The most radical and wide-ranging reform of laws on arms sales since the Second World War is being proposed.
The Government, which has faced heavy criticism for failure to deliver on its much-vaunted "ethical foreign policy", promised far stricter checks and greater transparency over the export of weapons.
The Export Control and Non-Proliferation Bill will replace legislation that has not changed substantially since 1939. It comes five years after Sir Richard Scott's damning report on arms-to-Iraq and will include many of its key recommendations.
Under the proposed laws there will be a ban on export licences where they could lead to human rights abuses; a ban on sales of "torture equipments"; a ban on the sale of landmines; an increase in the maximum penalty for offenders from seven to 10 years; and an annual report on strategic export controls.
There will also be tighter scrutiny of end users' certificates, which shows where a shipment is heading, and new powers to force exporters to supply information.
After the Scott Report, the Government set out new guidelines on arms trading, introduced closer monitoring of the market by a select committee and adopted a code of conduct. But human rights activists had complained that Tony Blair's Government had been dragging its feet on bringing in effective controls.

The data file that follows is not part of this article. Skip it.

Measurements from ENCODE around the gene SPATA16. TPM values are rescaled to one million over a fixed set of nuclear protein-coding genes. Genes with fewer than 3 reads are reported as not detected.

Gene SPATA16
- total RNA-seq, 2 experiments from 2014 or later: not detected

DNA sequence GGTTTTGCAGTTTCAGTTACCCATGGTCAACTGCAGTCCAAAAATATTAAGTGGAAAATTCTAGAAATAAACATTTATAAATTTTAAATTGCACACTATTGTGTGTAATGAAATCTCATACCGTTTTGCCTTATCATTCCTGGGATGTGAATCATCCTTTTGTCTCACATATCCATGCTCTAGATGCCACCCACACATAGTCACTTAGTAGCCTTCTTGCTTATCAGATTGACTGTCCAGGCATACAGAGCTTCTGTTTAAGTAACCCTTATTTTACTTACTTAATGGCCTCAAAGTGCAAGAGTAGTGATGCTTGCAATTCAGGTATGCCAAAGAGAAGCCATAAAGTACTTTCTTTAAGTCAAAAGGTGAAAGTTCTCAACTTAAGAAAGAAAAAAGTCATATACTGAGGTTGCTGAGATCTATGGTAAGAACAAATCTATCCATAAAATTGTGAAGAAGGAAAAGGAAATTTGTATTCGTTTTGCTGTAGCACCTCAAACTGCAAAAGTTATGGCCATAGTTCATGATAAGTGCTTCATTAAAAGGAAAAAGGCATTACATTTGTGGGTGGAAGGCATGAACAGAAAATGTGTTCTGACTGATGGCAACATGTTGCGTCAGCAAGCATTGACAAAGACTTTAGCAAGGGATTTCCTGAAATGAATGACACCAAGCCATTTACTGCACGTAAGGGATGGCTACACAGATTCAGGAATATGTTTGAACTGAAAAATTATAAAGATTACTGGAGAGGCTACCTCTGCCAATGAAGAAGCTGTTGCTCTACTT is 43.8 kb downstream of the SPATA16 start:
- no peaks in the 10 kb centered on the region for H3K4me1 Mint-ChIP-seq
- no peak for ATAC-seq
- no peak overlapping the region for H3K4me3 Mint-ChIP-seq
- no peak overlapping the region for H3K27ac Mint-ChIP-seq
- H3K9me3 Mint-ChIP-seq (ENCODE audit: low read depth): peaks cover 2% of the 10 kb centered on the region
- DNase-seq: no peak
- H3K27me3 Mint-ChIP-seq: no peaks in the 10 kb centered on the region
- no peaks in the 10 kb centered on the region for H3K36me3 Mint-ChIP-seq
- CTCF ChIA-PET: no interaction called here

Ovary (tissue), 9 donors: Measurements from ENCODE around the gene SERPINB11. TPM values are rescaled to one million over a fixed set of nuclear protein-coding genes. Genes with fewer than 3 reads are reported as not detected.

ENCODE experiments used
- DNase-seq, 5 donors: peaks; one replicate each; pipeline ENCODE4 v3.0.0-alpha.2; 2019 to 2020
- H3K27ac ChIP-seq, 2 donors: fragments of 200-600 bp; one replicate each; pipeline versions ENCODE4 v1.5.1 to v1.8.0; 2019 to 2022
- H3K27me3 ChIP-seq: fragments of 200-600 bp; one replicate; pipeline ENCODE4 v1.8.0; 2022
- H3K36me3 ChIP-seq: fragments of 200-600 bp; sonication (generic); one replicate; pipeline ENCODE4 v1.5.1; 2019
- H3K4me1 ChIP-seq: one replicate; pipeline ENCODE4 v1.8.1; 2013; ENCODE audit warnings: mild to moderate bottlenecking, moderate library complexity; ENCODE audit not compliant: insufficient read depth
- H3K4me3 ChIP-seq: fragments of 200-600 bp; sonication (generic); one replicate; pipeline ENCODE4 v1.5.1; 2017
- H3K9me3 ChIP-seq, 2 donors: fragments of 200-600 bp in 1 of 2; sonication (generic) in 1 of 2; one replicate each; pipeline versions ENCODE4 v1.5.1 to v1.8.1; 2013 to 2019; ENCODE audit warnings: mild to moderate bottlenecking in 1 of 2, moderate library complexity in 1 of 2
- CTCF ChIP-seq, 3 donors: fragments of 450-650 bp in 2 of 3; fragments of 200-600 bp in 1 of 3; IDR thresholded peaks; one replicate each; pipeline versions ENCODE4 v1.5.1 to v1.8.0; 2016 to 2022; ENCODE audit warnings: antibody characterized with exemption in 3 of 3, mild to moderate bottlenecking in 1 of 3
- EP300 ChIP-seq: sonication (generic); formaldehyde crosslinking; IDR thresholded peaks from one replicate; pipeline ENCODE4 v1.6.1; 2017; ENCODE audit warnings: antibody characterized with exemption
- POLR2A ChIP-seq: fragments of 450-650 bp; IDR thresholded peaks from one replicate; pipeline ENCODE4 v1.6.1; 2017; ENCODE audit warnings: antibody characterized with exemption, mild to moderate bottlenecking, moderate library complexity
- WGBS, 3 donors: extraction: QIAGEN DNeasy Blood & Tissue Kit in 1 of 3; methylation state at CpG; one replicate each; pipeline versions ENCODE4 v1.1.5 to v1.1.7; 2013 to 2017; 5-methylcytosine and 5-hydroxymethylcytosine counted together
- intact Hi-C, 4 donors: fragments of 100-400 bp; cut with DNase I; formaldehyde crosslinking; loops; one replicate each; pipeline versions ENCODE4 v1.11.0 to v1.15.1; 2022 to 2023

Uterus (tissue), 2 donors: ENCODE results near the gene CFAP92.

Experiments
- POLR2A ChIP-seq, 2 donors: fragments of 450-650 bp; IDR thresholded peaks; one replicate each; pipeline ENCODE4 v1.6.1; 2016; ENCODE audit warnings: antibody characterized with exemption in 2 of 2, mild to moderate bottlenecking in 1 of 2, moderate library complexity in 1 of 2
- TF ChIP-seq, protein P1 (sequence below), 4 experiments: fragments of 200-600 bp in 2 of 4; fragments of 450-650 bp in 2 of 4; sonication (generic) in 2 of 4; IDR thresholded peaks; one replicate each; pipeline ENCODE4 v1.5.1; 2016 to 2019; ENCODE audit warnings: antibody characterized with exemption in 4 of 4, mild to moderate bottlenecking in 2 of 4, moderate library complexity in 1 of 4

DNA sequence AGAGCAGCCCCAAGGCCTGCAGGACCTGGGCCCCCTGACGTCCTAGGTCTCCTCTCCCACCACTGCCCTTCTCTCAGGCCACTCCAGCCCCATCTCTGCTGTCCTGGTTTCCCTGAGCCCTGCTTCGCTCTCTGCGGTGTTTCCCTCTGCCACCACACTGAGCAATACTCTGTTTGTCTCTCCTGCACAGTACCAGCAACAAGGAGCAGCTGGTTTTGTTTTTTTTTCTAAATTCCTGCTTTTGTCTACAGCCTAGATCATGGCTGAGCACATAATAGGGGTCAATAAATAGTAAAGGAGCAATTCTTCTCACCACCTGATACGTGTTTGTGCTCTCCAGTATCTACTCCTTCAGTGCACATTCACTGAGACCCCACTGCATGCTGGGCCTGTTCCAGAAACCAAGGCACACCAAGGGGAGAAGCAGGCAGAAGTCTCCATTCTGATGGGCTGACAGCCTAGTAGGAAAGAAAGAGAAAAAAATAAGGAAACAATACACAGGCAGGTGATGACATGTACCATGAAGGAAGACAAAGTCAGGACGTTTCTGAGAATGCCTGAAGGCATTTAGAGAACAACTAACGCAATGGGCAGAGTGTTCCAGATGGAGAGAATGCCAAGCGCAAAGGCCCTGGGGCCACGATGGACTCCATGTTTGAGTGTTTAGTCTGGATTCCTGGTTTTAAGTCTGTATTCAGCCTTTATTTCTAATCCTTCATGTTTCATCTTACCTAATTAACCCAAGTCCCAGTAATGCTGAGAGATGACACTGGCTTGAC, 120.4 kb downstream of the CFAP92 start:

Britain is responsible for a quarter of global weapons sales and British companies are world leaders in the field. Even while Robin Cook, the former foreign secretary, was making speeches on ethical foreign policy, Britain was selling Hawk fighter jets to the Indonesian regime then in occupation of East Timor.
Yesterday, the human rights group Amnesty International said it was "very pleasantly surprised". A spokesman said: "It is very good news that this Government is taking this issue seriously and there now appears to be a political will to take effective action.
"However, what we must ensure is that it is not watered down at all before it does become law.''
The Government also promised to reintroduce a Bill on international development, dropped because it ran out of parliamentary time before the last election. The Bill will end the practice of "tied" aid, under which recipient countries are obliged to spend a proportion of the aid on British goods and services.
The speech also reiterated the Government's commitment to the proposed European rapid reaction force for peace-keeping and crisis management "where Nato chooses not to do so".Reuse content